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Withdrawal of CAFO Reporting Rule
Key Development: EPA will withdraw proposed rule that would have required all concentrated animal feeding operations, regardless of whether they discharge into water, to report information about their operations.
What's Next: EPA will work with the Association of Clean Water Administrators to collect information on CAFOs from existing state, local programs.
The Environmental Protection Agency will withdraw a proposed rule, widely opposed by livestock and other industry groups, that would have required all concentrated animal feeding operations to report information about their operations, regardless of whether they discharge into water.
In a notice that will soon be published in the Federal Register, the agency said it would collect basic information on CAFOs through existing sources at the state and local level. EPA said it had established a memorandum of understanding with the Association of Clean Water Administrators, which will assist the agency in collecting information.
EPA posted the notice on its website July 13. The agency said that working with states was an efficient approach that would “not duplicate efforts” from existing programs. The agency reserved the right to initiate a similar rulemaking at a future date.
First proposed in November 2011 as part of a settlement with the Natural Resources Defense Council, the Waterkeeper Alliance, and the Sierra Club, the rule would have required all CAFOs to report data on the size of their facilities and basic operational characteristics. The proposed rule also offered the option of only requiring information from CAFOs in watersheds with poor water quality compliance problems (NRDC v. EPA, 5th Cir., No. 08-61093, settlement reached 6/16/2010).
Another option in the proposed rule would have used already available information from CAFOs with National Pollutant Discharge Elimination System permits.
The settlement resolved a lawsuit filed by environmental groups opposing a 2008 CAFO rule that excluded certain facilities from reporting requirements.
Comments on the proposed rule were due in January. State farm bureaus and livestock, poultry, and dairy groups all said EPA could not require information from CAFOs that do not discharge under Section 308 of the Clean Water Act (15 DER A-29, 1/25/12).
EPA said it continued to consider CAFOs an important part of water quality planning, but that it could obtain all the necessary information through existing sources.
“Some states commented that they have the information proposed to be collected by the rule and expressed interest in working with the EPA to exchange that information,” the agency says in the forthcoming Federal Register notice. “Continued implementation of the permitting process for CAFOs will likely result in improvements in data tracking and availability and analysis of CAFO information.”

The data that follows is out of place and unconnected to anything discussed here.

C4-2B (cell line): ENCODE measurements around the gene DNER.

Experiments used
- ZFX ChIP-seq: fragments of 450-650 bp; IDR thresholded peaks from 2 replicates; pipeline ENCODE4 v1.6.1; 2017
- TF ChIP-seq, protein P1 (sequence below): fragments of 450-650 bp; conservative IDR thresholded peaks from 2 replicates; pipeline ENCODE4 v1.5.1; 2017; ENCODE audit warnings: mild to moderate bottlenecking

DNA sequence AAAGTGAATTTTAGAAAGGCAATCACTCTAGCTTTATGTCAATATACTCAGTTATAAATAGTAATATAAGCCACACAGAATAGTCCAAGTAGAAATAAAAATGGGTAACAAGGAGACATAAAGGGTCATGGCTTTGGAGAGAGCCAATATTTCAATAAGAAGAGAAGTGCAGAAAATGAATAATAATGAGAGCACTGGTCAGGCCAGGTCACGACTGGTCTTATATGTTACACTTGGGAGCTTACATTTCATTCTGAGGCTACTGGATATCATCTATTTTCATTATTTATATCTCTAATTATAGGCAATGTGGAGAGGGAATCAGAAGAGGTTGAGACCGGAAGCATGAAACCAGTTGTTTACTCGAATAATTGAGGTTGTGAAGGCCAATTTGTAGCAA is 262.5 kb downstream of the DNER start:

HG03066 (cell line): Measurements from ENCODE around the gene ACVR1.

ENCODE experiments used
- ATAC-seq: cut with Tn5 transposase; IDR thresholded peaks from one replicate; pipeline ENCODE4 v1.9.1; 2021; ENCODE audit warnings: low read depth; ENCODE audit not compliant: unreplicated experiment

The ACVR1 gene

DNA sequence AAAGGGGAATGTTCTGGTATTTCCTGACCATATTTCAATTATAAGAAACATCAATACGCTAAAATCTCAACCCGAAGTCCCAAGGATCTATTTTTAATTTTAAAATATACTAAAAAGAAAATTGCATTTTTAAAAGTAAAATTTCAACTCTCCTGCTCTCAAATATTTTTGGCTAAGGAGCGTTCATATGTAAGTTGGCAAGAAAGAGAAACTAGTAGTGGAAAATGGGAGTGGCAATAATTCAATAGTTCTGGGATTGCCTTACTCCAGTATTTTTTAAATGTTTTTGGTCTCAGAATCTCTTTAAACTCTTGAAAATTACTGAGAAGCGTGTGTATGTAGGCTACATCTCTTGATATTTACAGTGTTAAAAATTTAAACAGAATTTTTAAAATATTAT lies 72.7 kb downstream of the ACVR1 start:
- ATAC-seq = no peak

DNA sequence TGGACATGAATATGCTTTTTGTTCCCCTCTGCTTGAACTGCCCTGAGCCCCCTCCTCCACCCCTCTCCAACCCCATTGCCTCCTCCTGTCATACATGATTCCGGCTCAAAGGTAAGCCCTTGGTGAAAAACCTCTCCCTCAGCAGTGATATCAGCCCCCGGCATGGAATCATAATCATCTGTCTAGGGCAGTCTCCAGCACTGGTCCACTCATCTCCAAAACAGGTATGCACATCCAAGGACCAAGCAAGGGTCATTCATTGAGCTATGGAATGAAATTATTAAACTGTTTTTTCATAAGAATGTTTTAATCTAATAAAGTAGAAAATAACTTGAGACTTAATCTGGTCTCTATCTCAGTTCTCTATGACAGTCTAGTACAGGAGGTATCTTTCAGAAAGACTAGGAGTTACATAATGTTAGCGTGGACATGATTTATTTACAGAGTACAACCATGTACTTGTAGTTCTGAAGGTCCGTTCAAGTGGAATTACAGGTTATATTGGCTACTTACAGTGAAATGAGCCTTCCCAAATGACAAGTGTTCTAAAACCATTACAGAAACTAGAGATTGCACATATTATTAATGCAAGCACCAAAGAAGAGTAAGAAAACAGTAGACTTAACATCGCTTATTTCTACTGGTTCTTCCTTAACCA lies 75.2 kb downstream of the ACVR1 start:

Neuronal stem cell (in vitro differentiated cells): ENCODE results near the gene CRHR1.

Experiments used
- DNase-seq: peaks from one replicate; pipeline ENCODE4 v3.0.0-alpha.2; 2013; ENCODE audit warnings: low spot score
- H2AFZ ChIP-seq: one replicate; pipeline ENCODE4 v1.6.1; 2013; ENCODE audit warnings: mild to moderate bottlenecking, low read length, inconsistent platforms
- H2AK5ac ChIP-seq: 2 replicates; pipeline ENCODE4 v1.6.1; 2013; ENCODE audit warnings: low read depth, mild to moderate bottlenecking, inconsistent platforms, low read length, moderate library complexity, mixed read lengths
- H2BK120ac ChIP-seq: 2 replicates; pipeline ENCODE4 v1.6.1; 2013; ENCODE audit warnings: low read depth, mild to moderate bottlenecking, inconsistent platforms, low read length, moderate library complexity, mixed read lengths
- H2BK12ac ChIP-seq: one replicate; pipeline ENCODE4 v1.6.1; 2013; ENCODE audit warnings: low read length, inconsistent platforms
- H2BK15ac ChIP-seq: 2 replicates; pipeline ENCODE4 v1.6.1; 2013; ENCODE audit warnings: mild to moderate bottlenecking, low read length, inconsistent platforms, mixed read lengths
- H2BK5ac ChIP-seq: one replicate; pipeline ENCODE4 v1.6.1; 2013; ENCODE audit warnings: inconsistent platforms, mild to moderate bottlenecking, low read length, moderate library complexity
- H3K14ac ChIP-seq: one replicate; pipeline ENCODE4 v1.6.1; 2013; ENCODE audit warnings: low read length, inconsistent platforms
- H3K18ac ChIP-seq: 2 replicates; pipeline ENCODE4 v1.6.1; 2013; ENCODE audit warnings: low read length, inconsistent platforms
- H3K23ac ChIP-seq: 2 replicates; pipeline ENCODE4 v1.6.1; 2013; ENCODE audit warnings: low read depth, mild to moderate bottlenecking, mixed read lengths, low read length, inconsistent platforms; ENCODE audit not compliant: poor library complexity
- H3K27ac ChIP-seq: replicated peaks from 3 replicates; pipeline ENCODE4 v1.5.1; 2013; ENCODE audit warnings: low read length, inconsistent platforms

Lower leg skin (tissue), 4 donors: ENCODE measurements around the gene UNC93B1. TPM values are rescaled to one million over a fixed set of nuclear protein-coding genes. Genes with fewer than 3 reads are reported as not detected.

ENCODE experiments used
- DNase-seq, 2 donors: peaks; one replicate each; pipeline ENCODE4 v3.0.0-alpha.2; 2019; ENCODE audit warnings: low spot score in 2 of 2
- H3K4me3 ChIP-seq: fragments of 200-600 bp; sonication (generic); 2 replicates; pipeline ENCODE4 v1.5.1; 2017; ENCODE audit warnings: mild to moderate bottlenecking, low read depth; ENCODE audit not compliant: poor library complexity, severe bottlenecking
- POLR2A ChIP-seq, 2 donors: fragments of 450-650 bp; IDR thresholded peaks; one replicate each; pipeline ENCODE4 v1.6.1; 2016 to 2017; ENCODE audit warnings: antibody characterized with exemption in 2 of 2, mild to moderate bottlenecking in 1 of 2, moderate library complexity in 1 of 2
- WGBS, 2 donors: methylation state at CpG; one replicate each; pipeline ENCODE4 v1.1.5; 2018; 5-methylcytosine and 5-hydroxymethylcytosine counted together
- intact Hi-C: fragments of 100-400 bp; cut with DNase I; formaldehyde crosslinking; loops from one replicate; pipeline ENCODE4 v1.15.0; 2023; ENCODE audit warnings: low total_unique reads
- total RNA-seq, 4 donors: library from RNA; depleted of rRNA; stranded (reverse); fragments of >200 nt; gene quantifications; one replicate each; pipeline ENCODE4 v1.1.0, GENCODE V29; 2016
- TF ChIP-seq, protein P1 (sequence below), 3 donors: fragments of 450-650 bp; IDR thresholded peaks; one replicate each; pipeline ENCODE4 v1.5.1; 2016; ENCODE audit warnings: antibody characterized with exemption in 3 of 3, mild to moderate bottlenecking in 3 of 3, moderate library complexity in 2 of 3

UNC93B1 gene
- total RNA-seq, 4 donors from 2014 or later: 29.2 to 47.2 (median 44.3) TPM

An EPA spokeswoman directed questions to the proposed Federal Register notice.
Don Parrish, senior director of regulatory relations for the American Farm Bureau Federation, said EPA made the right decision by withdrawing the rule.
“We think this approach is a good way to streamline the process and get EPA the information it needs,” he told BNA in a July 16 interview.
Livestock organizations also applauded the decision to pull the rule.
“The proposed rule was the result of a sweetheart settlement between EPA and environmentalists that would have provided no public health protections,” National Pork Producers Council President R.C. Hunt said in a statement. “It would have been a duplicative and burdensome paperwork exercise for producers.”
J.D. Alexander, president of the National Cattlemen's Beef Association, said the decision showed how important it was for producers to get involved in the regulatory process.
“We encourage the agency to redirect its focus to working with states and other partners to attain already publicly available information that would allow them to work toward their goal of improved water quality,” he said in a July 13 statement. “This can be done in a way that does not put our food system at increased risk.”
Jon Devine, senior attorney for NRDC, said his organization was disappointed but not surprised by EPA's decision.
“Nothing in EPA's notice gives us any confidence that they'll be able to compile a usable database,” he told BNA. “The entire endeavor appears to be done on little more than shared hope.”
Devine said NRDC would work with other environmental groups to get EPA the relevant information as quickly as possible, but he described the approach as “doomed to fail.”
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